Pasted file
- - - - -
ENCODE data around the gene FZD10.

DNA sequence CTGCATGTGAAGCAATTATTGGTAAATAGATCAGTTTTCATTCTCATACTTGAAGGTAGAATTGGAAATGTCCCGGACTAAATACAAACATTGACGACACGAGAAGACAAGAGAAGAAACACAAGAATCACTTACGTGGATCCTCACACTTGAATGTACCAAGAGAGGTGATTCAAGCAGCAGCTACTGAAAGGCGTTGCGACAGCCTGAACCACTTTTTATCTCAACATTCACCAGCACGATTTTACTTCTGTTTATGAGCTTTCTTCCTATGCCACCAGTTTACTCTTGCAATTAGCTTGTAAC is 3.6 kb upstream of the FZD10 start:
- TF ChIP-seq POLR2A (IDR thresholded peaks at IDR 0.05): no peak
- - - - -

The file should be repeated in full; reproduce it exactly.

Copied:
ENCODE data around the gene FZD10.

DNA sequence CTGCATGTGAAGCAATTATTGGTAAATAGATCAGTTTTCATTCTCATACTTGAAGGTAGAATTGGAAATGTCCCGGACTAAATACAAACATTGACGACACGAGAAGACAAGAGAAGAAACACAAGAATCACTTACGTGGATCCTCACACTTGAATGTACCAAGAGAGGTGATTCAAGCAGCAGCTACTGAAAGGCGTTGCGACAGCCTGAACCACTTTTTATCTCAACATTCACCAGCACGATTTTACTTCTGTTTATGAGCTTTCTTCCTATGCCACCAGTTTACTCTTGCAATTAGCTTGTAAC is 3.6 kb upstream of the FZD10 start:
- TF ChIP-seq POLR2A (IDR thresholded peaks at IDR 0.05): no peak